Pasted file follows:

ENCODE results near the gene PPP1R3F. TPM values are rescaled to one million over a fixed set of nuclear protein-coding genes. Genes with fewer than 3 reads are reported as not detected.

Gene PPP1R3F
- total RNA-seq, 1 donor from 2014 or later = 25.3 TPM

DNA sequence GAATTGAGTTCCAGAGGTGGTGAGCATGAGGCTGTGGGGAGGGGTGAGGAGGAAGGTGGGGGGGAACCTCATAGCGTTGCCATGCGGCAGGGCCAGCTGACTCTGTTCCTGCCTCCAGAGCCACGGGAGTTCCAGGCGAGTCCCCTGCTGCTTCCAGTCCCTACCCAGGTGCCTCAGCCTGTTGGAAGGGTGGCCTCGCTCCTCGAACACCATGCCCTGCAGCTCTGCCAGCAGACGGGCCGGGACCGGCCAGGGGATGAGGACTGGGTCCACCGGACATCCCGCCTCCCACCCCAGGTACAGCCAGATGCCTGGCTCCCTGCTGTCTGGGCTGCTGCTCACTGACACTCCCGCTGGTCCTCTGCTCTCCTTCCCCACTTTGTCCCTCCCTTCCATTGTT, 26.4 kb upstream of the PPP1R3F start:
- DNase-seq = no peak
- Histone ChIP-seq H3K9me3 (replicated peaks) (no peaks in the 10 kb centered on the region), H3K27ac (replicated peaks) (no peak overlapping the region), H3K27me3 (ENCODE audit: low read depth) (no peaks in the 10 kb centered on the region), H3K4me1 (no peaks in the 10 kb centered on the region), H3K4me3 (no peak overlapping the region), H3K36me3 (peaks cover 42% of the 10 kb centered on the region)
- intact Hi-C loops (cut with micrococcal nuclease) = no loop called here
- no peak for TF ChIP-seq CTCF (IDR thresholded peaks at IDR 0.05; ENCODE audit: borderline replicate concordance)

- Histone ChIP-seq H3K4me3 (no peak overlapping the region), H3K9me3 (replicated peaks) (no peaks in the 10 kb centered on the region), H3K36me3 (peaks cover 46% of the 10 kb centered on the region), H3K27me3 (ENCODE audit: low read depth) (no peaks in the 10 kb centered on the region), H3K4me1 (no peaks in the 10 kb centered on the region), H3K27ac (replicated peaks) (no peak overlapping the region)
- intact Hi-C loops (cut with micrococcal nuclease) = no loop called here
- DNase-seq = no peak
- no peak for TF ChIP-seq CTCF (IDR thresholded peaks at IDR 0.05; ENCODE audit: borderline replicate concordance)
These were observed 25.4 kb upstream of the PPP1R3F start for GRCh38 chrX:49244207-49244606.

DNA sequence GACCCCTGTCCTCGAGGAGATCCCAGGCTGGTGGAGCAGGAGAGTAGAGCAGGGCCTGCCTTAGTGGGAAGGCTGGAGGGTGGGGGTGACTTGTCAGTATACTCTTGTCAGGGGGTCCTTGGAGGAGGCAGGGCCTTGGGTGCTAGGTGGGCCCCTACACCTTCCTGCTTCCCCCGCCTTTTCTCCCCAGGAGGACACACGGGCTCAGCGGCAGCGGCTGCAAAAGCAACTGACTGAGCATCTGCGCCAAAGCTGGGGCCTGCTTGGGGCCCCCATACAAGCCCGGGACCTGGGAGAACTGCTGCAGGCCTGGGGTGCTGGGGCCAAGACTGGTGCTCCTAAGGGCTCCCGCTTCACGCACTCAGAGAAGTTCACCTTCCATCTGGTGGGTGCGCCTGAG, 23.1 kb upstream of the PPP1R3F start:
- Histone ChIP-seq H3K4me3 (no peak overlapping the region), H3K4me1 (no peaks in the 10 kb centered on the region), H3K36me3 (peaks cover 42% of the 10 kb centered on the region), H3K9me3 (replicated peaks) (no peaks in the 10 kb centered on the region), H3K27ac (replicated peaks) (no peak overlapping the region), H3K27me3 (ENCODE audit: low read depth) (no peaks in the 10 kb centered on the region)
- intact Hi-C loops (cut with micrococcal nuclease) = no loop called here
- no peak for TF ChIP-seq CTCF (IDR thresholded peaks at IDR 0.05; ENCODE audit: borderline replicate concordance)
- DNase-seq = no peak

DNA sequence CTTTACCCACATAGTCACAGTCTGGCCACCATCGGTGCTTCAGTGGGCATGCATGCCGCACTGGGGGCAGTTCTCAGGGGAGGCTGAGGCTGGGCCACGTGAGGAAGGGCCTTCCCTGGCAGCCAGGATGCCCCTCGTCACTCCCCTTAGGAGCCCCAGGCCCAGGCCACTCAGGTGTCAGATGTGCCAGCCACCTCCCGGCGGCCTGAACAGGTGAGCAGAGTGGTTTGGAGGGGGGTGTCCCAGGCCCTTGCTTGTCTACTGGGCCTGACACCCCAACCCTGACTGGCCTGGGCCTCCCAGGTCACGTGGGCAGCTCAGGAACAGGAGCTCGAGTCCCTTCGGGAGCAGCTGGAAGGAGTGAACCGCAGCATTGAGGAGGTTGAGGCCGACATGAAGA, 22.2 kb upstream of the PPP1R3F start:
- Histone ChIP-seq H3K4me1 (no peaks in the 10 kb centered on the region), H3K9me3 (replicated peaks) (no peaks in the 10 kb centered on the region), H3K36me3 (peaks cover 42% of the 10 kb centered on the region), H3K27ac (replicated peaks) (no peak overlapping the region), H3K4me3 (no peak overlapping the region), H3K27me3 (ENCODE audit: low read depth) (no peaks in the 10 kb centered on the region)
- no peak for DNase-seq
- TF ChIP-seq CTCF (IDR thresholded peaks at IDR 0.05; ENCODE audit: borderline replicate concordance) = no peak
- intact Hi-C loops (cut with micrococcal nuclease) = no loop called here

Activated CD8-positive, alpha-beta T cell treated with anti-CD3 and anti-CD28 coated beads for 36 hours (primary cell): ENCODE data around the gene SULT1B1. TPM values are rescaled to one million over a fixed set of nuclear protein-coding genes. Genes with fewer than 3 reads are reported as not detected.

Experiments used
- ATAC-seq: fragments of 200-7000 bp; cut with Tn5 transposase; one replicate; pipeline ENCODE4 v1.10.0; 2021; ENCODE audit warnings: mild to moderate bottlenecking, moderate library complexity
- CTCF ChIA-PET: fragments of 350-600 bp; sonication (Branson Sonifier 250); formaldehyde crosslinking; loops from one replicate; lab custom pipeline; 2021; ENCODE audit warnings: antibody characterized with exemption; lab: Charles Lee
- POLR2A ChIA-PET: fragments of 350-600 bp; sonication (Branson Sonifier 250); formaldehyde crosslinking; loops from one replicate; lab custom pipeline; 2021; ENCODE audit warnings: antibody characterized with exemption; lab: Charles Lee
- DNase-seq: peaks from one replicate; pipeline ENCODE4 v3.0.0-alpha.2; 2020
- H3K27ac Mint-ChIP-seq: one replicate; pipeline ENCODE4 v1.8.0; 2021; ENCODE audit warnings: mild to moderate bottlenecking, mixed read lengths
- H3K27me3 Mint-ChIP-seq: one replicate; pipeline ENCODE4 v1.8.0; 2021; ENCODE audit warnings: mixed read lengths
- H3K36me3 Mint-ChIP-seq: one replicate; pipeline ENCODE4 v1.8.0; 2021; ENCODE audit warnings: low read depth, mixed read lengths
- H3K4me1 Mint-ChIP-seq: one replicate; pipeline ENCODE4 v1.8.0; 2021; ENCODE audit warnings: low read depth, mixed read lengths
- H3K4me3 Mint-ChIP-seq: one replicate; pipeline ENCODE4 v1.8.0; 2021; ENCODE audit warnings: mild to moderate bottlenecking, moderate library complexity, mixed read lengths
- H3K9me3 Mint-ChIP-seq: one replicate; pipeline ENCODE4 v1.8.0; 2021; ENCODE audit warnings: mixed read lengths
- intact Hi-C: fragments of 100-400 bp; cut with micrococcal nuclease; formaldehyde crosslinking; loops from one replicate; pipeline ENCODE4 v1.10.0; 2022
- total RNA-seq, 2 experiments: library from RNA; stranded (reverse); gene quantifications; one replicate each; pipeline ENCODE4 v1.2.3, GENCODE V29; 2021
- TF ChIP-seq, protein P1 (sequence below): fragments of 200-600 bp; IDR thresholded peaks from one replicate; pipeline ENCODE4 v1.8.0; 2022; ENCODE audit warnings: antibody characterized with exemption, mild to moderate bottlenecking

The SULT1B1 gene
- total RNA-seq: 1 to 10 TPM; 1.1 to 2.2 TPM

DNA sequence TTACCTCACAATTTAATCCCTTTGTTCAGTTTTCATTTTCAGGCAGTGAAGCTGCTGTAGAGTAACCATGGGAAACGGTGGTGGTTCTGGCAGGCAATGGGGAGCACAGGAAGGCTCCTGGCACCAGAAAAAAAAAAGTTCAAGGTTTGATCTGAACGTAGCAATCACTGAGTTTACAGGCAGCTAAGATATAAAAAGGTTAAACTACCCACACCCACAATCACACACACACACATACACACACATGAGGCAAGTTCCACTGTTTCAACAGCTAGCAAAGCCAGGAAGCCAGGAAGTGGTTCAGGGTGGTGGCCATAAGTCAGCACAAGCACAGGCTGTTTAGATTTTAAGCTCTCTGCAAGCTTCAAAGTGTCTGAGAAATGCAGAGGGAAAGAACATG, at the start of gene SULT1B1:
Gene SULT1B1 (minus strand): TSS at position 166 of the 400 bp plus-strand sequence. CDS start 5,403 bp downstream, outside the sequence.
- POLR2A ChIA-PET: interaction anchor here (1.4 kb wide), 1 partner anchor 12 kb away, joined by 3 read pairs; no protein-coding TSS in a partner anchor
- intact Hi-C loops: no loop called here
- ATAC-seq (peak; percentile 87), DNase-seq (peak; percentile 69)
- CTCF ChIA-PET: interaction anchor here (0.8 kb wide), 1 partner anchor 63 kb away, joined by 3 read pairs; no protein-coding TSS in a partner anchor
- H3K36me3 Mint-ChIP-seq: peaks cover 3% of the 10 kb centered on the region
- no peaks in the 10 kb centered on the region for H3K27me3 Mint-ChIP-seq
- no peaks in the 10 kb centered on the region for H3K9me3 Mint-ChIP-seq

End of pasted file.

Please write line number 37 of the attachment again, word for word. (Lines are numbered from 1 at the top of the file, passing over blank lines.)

- total RNA-seq, 2 experiments: library from RNA; stranded (reverse); gene quantifications; one replicate each; pipeline ENCODE4 v1.2.3, GENCODE V29; 2021